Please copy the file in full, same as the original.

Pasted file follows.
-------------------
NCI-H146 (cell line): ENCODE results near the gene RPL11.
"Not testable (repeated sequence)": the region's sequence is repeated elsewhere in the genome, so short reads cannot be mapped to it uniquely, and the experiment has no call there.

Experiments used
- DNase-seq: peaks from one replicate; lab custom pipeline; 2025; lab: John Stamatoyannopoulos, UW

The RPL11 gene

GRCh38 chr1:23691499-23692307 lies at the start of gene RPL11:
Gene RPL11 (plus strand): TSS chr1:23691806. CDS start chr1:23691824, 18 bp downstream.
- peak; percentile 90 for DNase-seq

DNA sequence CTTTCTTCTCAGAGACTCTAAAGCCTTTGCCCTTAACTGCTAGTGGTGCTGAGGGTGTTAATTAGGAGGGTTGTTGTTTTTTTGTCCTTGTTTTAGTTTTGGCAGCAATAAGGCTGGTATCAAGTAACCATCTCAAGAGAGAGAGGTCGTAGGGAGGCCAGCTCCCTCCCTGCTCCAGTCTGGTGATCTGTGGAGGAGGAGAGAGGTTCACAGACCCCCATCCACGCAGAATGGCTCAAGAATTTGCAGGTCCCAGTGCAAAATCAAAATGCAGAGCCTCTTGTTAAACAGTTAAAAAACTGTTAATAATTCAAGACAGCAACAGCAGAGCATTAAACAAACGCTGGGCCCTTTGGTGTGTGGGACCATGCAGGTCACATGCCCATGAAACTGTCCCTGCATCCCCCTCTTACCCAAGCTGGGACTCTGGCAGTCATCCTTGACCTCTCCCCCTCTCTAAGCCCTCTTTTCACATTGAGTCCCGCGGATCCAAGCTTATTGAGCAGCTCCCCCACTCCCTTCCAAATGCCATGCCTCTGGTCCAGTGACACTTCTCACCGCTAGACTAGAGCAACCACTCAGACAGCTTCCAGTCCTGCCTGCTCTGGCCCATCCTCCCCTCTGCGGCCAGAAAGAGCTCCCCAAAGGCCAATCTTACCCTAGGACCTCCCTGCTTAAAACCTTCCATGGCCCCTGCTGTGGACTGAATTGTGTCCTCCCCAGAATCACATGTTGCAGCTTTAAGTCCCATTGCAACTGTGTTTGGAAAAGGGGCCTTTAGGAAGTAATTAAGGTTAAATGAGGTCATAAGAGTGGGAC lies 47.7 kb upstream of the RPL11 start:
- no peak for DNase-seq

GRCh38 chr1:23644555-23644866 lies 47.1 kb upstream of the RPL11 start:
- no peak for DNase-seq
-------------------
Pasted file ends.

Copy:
NCI-H146 (cell line): ENCODE results near the gene RPL11.
"Not testable (repeated sequence)": the region's sequence is repeated elsewhere in the genome, so short reads cannot be mapped to it uniquely, and the experiment has no call there.

Experiments used
- DNase-seq: peaks from one replicate; lab custom pipeline; 2025; lab: John Stamatoyannopoulos, UW

The RPL11 gene

GRCh38 chr1:23691499-23692307 lies at the start of gene RPL11:
Gene RPL11 (plus strand): TSS chr1:23691806. CDS start chr1:23691824, 18 bp downstream.
- peak; percentile 90 for DNase-seq

DNA sequence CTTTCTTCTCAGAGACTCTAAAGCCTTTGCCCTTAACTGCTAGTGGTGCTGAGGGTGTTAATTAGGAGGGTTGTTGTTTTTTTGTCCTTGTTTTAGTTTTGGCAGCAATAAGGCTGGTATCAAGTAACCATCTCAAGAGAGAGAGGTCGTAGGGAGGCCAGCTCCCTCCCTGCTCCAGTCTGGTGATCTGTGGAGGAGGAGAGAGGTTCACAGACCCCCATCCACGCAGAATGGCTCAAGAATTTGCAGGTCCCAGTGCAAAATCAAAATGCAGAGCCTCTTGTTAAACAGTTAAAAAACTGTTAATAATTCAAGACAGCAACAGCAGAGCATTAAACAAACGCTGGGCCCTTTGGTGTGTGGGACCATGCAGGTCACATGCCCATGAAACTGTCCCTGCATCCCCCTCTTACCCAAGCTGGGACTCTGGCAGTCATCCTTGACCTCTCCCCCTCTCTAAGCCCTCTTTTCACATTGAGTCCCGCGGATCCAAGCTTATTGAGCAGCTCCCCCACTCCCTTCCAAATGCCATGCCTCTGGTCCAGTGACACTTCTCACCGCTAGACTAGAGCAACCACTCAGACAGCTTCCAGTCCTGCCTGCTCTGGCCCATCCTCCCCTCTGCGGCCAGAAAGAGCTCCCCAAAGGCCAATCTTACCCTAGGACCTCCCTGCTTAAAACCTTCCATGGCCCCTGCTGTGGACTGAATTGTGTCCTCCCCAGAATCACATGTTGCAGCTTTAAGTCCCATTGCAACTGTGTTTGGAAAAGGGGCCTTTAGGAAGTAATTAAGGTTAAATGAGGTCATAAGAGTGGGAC lies 47.7 kb upstream of the RPL11 start:
- no peak for DNase-seq

GRCh38 chr1:23644555-23644866 lies 47.1 kb upstream of the RPL11 start:
- no peak for DNase-seq